Solar Capitalist LLC Blog

Tag: amperage

Basic Electrical Theory Refresher

by on Feb.11, 2012, under E Basics

Refreshing our minds with Basic Electrical Theory will no doubt be of benefit to those considering the use of solar power – photovoltaics (PV).

First, we’ll review some terminology…

Voltage (V) is the the “potential” difference between two points.

Amperage (I) is the amount of electrical energy flowing.

Resistance (R) is a measure of the degree to which the flow of electric current is opposed.

Ohm’s Law states that the current through a conductor between two points is directly proportional to the potential difference across the two points.

I = V/R, or V = IR, where I is the current through the conductor in units of amperes, V is the potential difference measured across the conductor in units of volts, and R is the resistance of the conductor in units of ohms.

Electrical Polarity (positive and negative) is present in every electrical circuit.

In a Direct Current (DC) circuit, one pole is always negative, the other pole is always positive and the electrons flow in one direction only.

Series vs. Parallel Wiring of Power Sources

Although each battery, solar cell, panel or module has a rated voltage and amperage, they can be wired together in such a manner as to obtain varying results.

Series Circuits / Series Wiring or Connection of Power Sources

A “series circuit” is one in which the circuit components are connected “end-to-end” providing a single path for the flow of current through all the components.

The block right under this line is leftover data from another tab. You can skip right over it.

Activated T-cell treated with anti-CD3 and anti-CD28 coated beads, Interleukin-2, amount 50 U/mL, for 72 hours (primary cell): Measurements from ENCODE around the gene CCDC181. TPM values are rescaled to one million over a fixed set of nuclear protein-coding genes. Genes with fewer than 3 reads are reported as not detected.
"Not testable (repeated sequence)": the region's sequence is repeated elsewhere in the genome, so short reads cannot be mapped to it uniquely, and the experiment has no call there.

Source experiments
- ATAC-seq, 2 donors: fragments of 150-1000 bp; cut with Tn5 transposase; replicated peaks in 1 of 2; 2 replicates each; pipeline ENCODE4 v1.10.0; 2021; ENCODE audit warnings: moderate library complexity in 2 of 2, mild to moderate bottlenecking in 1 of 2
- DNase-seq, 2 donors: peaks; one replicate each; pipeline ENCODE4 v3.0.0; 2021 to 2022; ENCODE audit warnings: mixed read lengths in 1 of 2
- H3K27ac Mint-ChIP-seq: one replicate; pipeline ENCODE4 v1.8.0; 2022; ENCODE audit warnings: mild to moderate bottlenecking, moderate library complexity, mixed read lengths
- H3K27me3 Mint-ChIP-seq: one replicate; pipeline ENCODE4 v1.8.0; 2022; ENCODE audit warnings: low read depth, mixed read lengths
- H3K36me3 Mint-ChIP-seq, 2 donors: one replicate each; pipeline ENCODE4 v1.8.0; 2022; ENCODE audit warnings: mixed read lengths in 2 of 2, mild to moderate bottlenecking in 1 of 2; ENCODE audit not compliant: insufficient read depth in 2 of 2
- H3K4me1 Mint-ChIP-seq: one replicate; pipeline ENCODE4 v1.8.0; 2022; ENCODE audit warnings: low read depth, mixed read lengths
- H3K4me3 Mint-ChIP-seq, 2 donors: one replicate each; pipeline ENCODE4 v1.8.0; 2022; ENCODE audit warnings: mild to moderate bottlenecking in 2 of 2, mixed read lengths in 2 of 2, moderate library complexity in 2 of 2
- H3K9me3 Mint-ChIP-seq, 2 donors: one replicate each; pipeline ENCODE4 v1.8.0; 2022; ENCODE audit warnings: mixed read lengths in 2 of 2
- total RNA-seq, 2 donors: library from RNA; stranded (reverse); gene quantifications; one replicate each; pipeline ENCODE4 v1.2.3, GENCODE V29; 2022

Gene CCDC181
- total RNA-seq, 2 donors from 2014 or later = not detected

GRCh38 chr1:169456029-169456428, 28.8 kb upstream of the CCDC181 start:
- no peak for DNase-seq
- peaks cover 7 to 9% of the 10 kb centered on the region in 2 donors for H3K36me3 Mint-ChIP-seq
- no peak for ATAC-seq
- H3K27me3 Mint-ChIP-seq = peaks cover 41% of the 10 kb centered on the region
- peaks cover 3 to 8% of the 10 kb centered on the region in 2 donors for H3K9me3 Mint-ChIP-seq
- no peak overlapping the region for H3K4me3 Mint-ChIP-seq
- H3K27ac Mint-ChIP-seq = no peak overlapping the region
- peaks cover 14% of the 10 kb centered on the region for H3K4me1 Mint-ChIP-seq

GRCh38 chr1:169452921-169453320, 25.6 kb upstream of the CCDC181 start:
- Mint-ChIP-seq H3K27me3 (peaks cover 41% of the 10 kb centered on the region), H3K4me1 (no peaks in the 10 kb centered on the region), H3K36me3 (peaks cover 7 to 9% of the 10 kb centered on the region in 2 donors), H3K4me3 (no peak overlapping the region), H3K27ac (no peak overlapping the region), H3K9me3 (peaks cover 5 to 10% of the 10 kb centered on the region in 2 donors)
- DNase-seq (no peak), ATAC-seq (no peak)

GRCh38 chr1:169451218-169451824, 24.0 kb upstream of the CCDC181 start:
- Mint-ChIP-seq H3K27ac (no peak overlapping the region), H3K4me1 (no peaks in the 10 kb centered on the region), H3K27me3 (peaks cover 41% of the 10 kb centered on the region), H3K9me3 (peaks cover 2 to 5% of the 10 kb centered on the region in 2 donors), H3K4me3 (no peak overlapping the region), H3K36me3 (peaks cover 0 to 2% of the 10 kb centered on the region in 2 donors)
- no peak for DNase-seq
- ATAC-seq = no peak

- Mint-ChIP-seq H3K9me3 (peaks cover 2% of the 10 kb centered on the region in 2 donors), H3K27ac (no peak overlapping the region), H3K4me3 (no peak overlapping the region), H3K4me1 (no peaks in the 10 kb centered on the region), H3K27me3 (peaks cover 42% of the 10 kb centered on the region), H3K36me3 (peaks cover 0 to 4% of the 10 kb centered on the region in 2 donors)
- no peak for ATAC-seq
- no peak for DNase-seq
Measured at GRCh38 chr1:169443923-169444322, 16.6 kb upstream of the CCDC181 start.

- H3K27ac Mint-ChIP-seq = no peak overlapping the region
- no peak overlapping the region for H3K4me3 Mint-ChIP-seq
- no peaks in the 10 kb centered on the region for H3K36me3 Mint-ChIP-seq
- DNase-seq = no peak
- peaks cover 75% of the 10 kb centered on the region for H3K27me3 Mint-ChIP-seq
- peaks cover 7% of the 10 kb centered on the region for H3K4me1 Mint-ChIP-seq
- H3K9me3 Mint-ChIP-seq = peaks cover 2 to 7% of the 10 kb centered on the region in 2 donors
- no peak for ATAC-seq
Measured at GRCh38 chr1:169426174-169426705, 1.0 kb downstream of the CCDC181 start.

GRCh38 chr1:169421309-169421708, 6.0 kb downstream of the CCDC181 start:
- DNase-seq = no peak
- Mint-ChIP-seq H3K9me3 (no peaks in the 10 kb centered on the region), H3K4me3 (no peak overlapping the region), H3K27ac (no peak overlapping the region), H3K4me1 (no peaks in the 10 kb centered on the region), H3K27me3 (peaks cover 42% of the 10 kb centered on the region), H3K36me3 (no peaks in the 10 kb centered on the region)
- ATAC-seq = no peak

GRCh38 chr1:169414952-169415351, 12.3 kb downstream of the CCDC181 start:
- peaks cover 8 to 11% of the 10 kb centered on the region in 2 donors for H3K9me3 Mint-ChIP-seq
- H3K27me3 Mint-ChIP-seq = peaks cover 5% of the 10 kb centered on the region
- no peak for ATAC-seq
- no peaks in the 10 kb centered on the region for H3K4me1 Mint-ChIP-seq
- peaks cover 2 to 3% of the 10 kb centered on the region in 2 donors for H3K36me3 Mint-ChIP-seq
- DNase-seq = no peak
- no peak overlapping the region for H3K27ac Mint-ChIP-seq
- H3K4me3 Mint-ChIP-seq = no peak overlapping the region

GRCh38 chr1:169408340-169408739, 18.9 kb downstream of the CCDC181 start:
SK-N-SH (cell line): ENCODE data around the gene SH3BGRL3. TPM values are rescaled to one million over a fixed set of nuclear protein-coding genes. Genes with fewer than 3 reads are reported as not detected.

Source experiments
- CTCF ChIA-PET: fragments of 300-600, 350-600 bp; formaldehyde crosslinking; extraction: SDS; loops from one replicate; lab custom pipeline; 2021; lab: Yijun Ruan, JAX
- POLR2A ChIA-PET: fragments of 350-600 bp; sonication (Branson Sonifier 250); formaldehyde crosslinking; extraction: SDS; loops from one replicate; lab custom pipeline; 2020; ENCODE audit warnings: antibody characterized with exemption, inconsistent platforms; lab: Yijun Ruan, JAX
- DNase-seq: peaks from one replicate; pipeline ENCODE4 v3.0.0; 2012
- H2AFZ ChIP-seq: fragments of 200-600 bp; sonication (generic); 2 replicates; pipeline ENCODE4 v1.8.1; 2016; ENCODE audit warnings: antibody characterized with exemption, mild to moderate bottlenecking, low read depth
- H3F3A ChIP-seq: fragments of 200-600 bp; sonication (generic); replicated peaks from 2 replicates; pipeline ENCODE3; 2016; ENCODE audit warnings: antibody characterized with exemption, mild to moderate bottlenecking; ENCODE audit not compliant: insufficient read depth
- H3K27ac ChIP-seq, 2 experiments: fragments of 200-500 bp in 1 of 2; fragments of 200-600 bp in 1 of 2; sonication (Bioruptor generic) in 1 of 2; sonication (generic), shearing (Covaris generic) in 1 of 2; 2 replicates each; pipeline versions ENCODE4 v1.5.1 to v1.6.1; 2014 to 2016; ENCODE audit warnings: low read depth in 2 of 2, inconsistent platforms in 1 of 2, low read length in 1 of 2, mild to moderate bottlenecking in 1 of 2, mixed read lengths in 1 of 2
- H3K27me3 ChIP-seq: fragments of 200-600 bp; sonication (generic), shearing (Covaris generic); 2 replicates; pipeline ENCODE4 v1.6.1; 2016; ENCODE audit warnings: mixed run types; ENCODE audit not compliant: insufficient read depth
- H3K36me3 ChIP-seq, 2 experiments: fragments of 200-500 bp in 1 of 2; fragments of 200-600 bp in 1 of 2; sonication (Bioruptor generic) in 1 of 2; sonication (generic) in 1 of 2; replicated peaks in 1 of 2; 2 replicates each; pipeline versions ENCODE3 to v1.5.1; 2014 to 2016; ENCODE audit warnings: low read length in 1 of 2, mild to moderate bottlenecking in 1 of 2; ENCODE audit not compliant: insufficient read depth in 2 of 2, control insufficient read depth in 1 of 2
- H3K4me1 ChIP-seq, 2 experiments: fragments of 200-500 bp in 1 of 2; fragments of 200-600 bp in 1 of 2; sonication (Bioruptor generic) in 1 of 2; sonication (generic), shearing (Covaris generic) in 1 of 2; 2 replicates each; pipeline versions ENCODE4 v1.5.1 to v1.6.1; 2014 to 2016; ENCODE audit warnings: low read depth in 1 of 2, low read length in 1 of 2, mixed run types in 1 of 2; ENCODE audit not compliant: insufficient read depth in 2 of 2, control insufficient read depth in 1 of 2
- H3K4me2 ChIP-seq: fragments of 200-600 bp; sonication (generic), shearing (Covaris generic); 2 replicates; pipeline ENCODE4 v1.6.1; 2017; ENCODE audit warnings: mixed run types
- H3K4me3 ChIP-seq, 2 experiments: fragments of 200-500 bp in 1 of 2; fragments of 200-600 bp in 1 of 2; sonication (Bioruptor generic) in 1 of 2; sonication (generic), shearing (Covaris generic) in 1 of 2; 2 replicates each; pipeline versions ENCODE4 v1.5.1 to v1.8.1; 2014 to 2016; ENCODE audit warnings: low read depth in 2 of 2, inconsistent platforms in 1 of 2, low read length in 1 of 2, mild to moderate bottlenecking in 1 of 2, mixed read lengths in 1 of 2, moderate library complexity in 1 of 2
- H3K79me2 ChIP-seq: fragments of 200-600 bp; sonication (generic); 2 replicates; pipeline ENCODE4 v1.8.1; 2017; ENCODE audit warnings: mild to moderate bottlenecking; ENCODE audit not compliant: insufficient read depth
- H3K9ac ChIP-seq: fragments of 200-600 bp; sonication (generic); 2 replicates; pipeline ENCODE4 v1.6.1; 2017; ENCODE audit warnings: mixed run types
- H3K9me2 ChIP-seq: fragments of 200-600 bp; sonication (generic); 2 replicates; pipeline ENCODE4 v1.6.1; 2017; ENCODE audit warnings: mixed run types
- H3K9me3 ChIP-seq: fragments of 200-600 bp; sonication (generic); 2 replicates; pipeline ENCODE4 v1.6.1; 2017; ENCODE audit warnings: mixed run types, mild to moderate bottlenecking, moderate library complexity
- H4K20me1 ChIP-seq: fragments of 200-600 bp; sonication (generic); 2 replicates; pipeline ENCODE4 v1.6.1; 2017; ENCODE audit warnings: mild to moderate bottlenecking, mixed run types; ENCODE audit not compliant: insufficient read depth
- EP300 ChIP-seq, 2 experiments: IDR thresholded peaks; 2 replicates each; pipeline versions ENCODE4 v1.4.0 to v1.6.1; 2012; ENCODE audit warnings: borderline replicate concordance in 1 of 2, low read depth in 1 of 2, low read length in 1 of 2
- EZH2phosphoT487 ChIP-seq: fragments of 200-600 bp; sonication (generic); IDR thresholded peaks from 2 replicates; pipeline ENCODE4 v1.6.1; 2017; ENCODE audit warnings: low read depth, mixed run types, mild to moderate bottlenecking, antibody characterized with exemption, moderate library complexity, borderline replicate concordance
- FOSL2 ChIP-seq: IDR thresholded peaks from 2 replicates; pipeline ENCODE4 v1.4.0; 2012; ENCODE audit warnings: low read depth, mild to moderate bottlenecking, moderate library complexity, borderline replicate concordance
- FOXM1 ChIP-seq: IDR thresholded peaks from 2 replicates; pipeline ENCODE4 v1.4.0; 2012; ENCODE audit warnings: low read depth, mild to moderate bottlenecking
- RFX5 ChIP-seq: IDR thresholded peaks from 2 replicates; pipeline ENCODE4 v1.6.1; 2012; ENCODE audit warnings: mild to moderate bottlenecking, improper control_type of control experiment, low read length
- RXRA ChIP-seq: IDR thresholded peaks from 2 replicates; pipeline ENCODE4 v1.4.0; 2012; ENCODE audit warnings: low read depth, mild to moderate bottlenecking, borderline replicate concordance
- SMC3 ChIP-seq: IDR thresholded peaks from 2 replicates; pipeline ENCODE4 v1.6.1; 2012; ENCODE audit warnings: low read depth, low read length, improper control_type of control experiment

Series wiring (or connection) of power sources is accomplished by connecting the (+) “positive” of one power source to the (-) “negative” of the next.

Wiring power sources in series will result in increased voltage.  When power sources are wired in series, the voltages are additive.  Power sources wired in series will provide a total voltage equal to the sum of voltages of each individual power source.

Wiring power sources in series does not result in increased amperage.  A series circuit will have the same current throughout the circuit.

Parallel Circuits / Parallel Wiring or Connection of Power Sources

A “parallel circuit” is one in which two or more circuit components are connected like rungs of a ladder, providing separate paths for current through each of the components.

Parallel wiring (or connection) of power sources is accomplished by connecting the (+) “positive” leads of the power sources together…and then (-) “negative” leads with each other.

Wiring power sources in parallel will result in increased amperage.  When power sources are wired in parallel, the currents (amperages) are additive.  Power sources wired in parallel will provide a total current (amperage) equal to the sum of currents (amperages) of each individual power source.

Wiring power sources in parallel does not result in increased voltage.  A parallel circuit will have the same voltage throughout the circuit.

Contact Ray Bowers via call or text at: 302-562-1706 or email at: solaray@solarcapitalist.com

These and other products are available via our ecommerce store at: www.solarcapitalist.com

We offer a Blog specific to the topic of SAE 2 Pin Connectors at: www.sae2pin.com

We also invite you to visit our Bohemian Biker LLC blog  www.bohemianbiker.com for additional posts and comments of interest.

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